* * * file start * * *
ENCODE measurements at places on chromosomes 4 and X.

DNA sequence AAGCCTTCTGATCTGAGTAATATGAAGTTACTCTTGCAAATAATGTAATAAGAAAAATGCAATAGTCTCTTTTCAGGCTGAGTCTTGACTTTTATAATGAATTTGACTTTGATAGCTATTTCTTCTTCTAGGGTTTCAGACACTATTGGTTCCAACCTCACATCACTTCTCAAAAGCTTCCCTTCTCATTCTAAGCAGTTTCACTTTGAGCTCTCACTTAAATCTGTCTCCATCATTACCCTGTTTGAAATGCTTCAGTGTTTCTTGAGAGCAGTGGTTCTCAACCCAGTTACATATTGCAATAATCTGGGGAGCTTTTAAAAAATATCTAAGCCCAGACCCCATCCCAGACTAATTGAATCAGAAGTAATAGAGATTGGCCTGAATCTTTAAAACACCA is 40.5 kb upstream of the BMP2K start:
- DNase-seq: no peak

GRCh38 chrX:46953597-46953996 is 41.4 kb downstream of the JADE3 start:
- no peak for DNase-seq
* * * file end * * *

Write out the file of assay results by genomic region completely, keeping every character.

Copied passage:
ENCODE measurements at places on chromosomes 4 and X.

DNA sequence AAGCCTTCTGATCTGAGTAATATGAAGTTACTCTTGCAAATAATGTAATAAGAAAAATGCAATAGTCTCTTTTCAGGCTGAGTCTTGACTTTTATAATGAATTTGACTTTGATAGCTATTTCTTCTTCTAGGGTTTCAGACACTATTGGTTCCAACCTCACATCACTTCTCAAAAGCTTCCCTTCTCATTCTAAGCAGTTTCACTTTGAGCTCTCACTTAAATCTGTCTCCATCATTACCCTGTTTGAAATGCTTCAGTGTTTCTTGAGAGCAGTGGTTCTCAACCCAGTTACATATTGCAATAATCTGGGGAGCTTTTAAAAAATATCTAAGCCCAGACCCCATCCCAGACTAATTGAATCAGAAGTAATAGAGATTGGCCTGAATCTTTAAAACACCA is 40.5 kb upstream of the BMP2K start:
- DNase-seq: no peak

GRCh38 chrX:46953597-46953996 is 41.4 kb downstream of the JADE3 start:
- no peak for DNase-seq